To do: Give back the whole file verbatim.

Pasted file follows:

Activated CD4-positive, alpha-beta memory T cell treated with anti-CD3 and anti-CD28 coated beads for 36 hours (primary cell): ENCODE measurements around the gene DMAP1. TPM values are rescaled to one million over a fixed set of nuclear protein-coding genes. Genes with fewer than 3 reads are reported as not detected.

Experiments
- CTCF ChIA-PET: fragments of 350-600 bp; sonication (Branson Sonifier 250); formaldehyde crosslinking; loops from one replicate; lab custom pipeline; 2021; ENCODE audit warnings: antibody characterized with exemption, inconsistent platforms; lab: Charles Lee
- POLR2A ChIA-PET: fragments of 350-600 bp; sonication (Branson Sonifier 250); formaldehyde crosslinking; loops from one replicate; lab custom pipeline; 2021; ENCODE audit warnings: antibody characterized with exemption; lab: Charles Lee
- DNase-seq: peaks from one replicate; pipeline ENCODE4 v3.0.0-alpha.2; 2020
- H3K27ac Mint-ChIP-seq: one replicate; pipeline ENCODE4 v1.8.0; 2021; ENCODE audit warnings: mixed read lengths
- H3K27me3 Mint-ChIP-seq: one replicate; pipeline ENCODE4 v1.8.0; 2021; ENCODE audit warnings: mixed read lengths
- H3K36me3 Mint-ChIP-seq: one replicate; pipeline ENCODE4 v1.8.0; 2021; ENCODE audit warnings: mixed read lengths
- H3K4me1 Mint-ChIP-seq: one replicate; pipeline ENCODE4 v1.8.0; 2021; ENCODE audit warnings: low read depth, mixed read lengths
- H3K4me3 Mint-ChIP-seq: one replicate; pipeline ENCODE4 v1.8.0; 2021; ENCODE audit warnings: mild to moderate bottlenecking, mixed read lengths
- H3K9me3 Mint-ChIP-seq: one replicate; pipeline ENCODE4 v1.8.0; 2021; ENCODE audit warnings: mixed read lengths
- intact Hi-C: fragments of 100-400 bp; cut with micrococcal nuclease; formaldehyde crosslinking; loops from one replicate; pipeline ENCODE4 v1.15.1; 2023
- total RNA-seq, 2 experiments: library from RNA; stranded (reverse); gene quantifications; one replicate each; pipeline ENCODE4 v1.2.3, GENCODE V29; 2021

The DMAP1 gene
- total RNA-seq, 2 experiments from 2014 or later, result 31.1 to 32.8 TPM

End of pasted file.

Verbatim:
Activated CD4-positive, alpha-beta memory T cell treated with anti-CD3 and anti-CD28 coated beads for 36 hours (primary cell): ENCODE measurements around the gene DMAP1. TPM values are rescaled to one million over a fixed set of nuclear protein-coding genes. Genes with fewer than 3 reads are reported as not detected.

Experiments
- CTCF ChIA-PET: fragments of 350-600 bp; sonication (Branson Sonifier 250); formaldehyde crosslinking; loops from one replicate; lab custom pipeline; 2021; ENCODE audit warnings: antibody characterized with exemption, inconsistent platforms; lab: Charles Lee
- POLR2A ChIA-PET: fragments of 350-600 bp; sonication (Branson Sonifier 250); formaldehyde crosslinking; loops from one replicate; lab custom pipeline; 2021; ENCODE audit warnings: antibody characterized with exemption; lab: Charles Lee
- DNase-seq: peaks from one replicate; pipeline ENCODE4 v3.0.0-alpha.2; 2020
- H3K27ac Mint-ChIP-seq: one replicate; pipeline ENCODE4 v1.8.0; 2021; ENCODE audit warnings: mixed read lengths
- H3K27me3 Mint-ChIP-seq: one replicate; pipeline ENCODE4 v1.8.0; 2021; ENCODE audit warnings: mixed read lengths
- H3K36me3 Mint-ChIP-seq: one replicate; pipeline ENCODE4 v1.8.0; 2021; ENCODE audit warnings: mixed read lengths
- H3K4me1 Mint-ChIP-seq: one replicate; pipeline ENCODE4 v1.8.0; 2021; ENCODE audit warnings: low read depth, mixed read lengths
- H3K4me3 Mint-ChIP-seq: one replicate; pipeline ENCODE4 v1.8.0; 2021; ENCODE audit warnings: mild to moderate bottlenecking, mixed read lengths
- H3K9me3 Mint-ChIP-seq: one replicate; pipeline ENCODE4 v1.8.0; 2021; ENCODE audit warnings: mixed read lengths
- intact Hi-C: fragments of 100-400 bp; cut with micrococcal nuclease; formaldehyde crosslinking; loops from one replicate; pipeline ENCODE4 v1.15.1; 2023
- total RNA-seq, 2 experiments: library from RNA; stranded (reverse); gene quantifications; one replicate each; pipeline ENCODE4 v1.2.3, GENCODE V29; 2021

The DMAP1 gene
- total RNA-seq, 2 experiments from 2014 or later, result 31.1 to 32.8 TPM